Mack, Volvo say OK to SCR solution for 2010

LEHIGH VALLEY, Pa. Mack Trucks has joined parent truckmaker Volvo trucks and other OEMs in declaring that Europe’s preferred emission reduction technology will also be the company’s solution to meet stringent 2010 North American EPA regulations.

Mack and Volvo will use a combination of current exhaust gas recirculation (EGR) technology and selective catalytic reduction (SCR) to satisfy the nitrogen oxides (NOx) portion of the 2010 federal diesel engine rules, which cut emission levels another 80 percent from the upcoming ’07 standard.

The base engines for Mack’s 2010 solution will be its MP series, which utilize High-Performance Exhaust Gas Recirculation (HEGR). The company also confirmed its ’10 solution will still feature the diesel particulate filter (DPF) being deployed for 2007, as the required particulate matter emissions levels remain the same for 2010.

“We’re confident that the combination of HEGR and SCR is the best choice for our customers,” said Mack President and CEO Paul Vikner. “We intend to continue working closely with EPA and other stakeholders to finalize the infrastructure to ensure the widespread availability of urea to our customers.”

A urea tank, like this one ahead of the fuel
tank on a Mercedes, would likely hold 25-40 gal.

SCR is what most European OEMs are presently using to comply with the Euro 4 emissions regulations. It is an aftertreatment system that involves injecting a liquid urea solution into the engine exhaust stream, which then reacts to produce ammonia to break down NOx.

Manufactured primarily from natural gas, urea is a soluble nitrogen-based compound widely used in agricultural fertilizers and considered a non-hazardous substance by the EPA.

Critics of SCR — including Caterpillar, which last year warned the technology is not the best choice for North American on-highway applications — insist that regulating the required urea addition will be a challenge since new infrastructure must be built for the logistically complicated North American market.

Furthermore, the combined cost for fuel and urea would negate nearly all of the fuel-saving benefits of SCR, claims Cat, which has been marketing its own proprietary ACERT technology since the 2002 emission rules took effect. Others also point out that urea is known to gel in cold climates and the tank system itself could be vulnerable to external damage.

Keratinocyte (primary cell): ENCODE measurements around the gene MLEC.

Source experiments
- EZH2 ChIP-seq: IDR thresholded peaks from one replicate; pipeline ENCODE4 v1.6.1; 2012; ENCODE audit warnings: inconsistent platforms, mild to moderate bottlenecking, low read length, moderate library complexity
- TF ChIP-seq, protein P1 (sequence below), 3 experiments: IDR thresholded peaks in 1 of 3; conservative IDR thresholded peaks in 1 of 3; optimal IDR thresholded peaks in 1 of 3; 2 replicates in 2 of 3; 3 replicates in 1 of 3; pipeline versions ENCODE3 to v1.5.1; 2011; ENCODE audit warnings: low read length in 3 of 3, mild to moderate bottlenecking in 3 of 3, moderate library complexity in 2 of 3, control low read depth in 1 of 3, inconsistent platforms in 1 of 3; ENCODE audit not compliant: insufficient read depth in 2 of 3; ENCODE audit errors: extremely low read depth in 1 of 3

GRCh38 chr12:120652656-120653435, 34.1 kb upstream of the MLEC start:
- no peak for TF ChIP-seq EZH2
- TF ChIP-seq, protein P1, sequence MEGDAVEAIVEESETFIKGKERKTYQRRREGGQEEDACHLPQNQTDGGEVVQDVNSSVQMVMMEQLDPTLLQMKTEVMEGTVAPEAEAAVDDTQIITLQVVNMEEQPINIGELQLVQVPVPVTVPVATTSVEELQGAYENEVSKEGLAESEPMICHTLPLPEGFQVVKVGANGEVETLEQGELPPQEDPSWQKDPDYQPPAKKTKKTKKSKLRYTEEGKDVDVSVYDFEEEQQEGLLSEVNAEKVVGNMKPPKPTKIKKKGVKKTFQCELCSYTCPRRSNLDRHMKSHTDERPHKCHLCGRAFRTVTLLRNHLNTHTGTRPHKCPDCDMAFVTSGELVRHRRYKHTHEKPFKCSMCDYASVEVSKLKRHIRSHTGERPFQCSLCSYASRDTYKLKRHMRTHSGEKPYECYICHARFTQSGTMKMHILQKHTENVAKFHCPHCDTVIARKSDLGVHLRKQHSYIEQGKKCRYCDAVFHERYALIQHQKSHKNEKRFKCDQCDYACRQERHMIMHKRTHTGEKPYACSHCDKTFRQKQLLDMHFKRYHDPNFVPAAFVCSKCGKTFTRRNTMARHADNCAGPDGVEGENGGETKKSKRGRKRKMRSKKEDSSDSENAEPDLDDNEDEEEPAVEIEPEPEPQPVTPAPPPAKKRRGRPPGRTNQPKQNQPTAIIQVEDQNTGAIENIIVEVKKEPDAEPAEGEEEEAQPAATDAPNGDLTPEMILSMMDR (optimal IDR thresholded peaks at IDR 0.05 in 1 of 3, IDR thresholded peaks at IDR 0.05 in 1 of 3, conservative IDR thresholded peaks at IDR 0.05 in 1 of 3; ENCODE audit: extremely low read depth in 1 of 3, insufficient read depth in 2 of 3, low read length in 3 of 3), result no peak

However, several engine manufacturers on this side of the pond have either committed to or hinted that SCR is the only viable path for meeting the 2010 EPA standards.

“We believe it’s the only technology that’s mature enough to fulfill the [2010] emissions requirements,” DaimlerChrysler’s technical chief Dr. Gerald Weber said in a prior interview with Today’s Trucking. (DaimlerChrysler is the parent company of Freightliner, Sterling and Western Star brand trucks in North America, as well as Detroit Diesel).

Volvo Powertrain vice president of Engine Engineering Tony Greszler told Today’s Trucking in a recent interview that he expects roadside suppliers to gear up to meet the urea demand by 2010. Besides, by then urea will be needed in much lower concentrations than what’s currently demanded in Europe, he predicted at the time.

However, there’s also a good chance that urea may not be as big a factor as first thought. As reported in an exclusive story this week (link below), Eaton Corp. announced it is working on a new SCR-based diesel exhaust aftertreatment technology which, quite uniquely, does not need urea to produce ammonia and therefore eliminates the need to carry the substance on board. The system makes its own ammonia.

Eaton said it’s been working on the solution for three years and has engaged in talks with engine and truck manufacturers globally. It’s the company’s first foray into the diesel exhaust aftertreatment business.

As for Mack, Vikner says the company has been successfully running SCR systems on prototype trucks since 2000, logging more than two million miles on 10 customer vehicles. He also noted that Volvo has logged more than 23 million miles of SCR road testing in Europe.

“Our experience indicates that vehicles utilizing SCR can achieve better fuel economy than those using only EGR for NOx control, while at the same time meeting the dramatically lower emission standards coming in 2010,” Vikner said.

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